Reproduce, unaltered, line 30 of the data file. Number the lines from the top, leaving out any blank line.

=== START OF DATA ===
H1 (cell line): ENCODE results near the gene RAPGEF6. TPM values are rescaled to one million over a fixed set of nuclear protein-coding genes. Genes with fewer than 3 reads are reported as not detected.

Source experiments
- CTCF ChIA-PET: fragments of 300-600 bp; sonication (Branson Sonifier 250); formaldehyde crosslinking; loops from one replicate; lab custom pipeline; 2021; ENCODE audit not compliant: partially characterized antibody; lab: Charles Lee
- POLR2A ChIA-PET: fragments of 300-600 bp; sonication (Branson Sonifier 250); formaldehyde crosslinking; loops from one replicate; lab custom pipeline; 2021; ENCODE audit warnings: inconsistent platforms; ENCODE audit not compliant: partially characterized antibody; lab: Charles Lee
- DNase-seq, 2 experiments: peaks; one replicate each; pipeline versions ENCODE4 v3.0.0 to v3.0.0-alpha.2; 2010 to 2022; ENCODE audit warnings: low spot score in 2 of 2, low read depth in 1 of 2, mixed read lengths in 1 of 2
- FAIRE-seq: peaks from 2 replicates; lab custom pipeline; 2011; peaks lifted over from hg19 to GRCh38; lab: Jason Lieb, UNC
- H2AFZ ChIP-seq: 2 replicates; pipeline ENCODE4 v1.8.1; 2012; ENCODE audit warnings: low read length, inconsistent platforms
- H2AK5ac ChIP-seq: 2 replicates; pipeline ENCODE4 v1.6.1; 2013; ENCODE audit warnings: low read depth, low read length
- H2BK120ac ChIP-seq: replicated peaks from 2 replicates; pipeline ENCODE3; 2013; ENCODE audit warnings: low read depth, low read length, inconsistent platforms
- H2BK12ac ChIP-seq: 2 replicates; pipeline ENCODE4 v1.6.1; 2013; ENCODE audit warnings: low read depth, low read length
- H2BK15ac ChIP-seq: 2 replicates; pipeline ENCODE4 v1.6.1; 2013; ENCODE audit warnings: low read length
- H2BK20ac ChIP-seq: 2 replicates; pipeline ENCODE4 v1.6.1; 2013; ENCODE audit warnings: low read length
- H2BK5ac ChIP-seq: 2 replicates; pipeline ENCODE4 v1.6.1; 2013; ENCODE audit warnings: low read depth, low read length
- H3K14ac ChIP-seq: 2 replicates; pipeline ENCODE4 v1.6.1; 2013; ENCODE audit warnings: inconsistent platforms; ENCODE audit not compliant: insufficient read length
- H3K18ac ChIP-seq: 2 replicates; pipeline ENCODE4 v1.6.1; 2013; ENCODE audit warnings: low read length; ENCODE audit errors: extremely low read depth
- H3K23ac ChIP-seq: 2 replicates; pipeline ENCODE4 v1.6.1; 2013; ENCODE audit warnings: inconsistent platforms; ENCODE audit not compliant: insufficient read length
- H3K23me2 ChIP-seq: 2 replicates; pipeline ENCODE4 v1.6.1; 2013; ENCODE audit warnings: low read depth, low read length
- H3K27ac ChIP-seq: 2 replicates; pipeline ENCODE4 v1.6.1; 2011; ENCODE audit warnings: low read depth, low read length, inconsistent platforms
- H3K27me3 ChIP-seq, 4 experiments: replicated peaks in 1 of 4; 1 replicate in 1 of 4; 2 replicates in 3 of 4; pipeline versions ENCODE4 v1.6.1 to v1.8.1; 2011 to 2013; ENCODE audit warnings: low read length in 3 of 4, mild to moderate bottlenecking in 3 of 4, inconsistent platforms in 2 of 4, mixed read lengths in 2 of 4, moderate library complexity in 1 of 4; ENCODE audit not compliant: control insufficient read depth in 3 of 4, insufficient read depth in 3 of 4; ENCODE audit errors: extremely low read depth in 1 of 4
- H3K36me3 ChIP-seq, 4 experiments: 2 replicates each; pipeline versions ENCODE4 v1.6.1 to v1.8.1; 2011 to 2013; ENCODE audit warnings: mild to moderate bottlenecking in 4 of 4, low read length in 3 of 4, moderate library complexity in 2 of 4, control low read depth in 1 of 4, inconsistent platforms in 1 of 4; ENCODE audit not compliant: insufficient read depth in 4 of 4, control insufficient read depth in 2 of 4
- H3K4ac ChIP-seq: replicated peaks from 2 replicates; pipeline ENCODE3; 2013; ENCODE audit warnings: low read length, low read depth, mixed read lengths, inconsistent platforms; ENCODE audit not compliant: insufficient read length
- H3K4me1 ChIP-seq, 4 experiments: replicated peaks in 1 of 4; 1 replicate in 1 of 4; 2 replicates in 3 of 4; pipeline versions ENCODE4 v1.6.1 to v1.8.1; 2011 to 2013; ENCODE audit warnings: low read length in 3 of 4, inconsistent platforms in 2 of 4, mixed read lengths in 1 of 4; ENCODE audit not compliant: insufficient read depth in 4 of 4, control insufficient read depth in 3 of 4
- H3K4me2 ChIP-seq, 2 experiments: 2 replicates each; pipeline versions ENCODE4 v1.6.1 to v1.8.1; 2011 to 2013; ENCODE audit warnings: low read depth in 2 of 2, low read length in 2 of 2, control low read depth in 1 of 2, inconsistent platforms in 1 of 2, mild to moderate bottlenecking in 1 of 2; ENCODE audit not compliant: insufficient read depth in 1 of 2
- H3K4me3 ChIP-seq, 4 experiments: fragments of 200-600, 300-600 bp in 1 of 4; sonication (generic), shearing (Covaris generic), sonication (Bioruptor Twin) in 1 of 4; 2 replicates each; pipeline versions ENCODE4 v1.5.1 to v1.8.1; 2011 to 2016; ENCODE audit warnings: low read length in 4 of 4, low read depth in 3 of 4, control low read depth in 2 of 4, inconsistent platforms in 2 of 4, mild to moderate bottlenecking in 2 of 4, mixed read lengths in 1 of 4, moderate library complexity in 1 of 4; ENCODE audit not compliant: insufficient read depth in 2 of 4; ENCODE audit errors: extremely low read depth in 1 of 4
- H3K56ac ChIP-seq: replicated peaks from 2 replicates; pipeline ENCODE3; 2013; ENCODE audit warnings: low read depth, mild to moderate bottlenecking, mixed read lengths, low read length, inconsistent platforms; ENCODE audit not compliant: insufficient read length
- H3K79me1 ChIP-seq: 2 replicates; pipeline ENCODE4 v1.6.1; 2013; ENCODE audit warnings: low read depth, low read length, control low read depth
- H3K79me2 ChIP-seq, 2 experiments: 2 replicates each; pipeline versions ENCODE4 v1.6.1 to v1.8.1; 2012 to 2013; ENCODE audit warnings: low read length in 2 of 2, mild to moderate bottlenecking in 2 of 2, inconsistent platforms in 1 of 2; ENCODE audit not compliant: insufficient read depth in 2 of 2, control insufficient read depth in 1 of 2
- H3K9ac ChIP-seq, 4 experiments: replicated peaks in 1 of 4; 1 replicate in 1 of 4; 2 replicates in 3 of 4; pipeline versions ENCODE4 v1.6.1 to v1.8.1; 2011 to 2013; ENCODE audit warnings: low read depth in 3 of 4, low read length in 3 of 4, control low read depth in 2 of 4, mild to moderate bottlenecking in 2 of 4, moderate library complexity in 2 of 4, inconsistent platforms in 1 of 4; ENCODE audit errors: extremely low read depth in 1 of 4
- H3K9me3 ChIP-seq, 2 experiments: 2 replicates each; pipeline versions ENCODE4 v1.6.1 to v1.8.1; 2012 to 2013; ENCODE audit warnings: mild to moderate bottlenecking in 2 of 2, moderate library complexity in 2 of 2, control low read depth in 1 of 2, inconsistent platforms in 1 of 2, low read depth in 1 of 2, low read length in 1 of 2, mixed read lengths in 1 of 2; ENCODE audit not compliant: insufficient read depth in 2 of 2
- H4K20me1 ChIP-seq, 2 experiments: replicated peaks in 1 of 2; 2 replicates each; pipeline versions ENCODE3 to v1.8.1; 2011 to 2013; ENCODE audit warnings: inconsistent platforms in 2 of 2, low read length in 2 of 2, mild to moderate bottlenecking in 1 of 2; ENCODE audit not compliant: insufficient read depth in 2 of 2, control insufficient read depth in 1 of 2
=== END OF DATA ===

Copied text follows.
- H4K20me1 ChIP-seq, 2 experiments: replicated peaks in 1 of 2; 2 replicates each; pipeline versions ENCODE3 to v1.8.1; 2011 to 2013; ENCODE audit warnings: inconsistent platforms in 2 of 2, low read length in 2 of 2, mild to moderate bottlenecking in 1 of 2; ENCODE audit not compliant: insufficient read depth in 2 of 2, control insufficient read depth in 1 of 2